Call your doctor at once if you have a serious side effect such as:

  • sudden and severe headache, chest pain, numbness, and problems with vision, speech, or balance;

  • increased thirst, frequent urination, excessive hunger, or weakness;
  • agitation, hallucinations, fever, fast heart rate, overactive reflexes, vomiting, diarrhea, loss of coordination;
  • very stiff (rigid) muscles, high fever, sweating, confusion, fast or uneven heartbeats, tremors, feeling like you might pass out;
  • jerky muscle movements you cannot control, seizure (convulsions);
  • feeling very thirsty or hot, being unable to urinate, heavy sweating, or hot and dry skin;
  • flu symptoms, easy bruising, sores in your mouth and throat; or
  • seizure (convulsions);
  • nausea, upper stomach pain, itching, loss of appetite, dark urine, clay-colored stools, jaundice (yellowing of the skin or eyes).

Less serious side effects may include:

  • dry mouth, increased appetite, weight gain;

  • feeling drowsy or tired;
  • blurred vision; or
  • swelling in your hands or feet.

This is not a complete list of side effects and others may occur. Call your doctor for medical advice about side effects. You may report side effects to FDA at 1-800-FDA-1088.

See also: fluoxetine and olanzapine side effects (in more detail)

Fluoxetine and olanzapine Dosing Information

Usual Adult Dose for Bipolar Disorder:

For Depressive Episodes Associated with Bipolar I Disorder:

Initial dose: 25 mg-6 mg orally once a day in the evening.

While there is no body of evidence to answer the question of how long a patient treated with fluoxetine-olanzapine should remain on it, it is generally accepted that Bipolar I Disorder, including the depressive episodes associated with Bipolar I Disorder, is a chronic illness requiring chronic treatment. The physician should periodically reexamine the need for continued pharmacotherapy.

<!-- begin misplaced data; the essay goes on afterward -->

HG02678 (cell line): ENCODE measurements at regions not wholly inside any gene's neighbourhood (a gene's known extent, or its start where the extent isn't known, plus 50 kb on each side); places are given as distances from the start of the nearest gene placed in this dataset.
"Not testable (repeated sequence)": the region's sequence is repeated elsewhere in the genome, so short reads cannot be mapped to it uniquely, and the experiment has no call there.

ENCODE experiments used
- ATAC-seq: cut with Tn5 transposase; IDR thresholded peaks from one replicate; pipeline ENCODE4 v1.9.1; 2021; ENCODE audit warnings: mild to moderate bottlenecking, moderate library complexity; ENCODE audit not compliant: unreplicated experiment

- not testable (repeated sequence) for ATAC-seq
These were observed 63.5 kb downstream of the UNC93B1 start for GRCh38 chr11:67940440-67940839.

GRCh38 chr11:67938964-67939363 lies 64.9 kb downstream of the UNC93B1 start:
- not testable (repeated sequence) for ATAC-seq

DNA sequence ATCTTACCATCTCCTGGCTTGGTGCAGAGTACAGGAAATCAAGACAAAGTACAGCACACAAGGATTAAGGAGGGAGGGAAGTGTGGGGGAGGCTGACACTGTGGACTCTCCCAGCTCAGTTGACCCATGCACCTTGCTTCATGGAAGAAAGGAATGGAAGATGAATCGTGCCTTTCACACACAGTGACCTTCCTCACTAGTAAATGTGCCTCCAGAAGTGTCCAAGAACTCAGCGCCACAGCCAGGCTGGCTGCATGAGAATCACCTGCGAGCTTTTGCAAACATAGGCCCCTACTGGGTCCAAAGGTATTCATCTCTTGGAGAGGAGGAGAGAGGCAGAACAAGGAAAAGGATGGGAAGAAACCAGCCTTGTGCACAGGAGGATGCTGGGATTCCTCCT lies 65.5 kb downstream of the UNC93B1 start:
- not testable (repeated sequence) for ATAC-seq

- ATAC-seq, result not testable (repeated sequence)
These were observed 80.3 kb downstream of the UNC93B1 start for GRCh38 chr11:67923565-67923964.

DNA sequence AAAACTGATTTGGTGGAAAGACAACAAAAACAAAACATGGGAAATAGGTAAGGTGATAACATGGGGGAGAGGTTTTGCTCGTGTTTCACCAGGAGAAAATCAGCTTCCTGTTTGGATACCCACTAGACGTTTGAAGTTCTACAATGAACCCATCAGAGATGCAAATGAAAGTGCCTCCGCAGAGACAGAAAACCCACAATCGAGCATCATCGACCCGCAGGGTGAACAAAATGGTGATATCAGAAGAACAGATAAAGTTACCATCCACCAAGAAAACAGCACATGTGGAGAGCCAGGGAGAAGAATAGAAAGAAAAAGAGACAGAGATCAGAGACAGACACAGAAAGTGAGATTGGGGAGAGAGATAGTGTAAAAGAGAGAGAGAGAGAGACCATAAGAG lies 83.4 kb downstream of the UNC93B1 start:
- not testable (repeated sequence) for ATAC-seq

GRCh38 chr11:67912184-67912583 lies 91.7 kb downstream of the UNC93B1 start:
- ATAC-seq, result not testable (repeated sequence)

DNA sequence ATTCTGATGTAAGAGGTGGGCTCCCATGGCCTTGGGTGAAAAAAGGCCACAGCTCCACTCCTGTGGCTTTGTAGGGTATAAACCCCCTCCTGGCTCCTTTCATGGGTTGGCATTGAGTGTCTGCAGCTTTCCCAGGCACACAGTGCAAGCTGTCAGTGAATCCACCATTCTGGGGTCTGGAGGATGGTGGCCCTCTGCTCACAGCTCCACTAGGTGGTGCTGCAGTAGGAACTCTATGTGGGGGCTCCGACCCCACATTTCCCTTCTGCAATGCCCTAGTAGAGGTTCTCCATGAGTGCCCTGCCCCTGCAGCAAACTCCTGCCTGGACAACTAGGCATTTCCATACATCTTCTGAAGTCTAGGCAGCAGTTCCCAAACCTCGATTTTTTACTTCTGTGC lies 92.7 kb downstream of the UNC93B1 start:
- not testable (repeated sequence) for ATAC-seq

Usual Adult Dose for Depression:

For Treatment Resistant Depression:

Initial dose: 25 mg-6 mg orally once a day in the evening.

While food has no appreciable effect on the absorption of olanzapine and fluoxetine given individually, the effect of food on the absorption of fluoxetine-olanzapine has not been studied. Dosage adjustments, if indicated, can be made according to efficacy and tolerability. Antidepressant efficacy has been demonstrated with fluoxetine-olanzapine in a dose range of 25 to 50 mg for fluoxetine and 6 to 18 mg for olanzapine. The safety of doses above 75 mg per 18 mg has not been evaluated in clinical studies.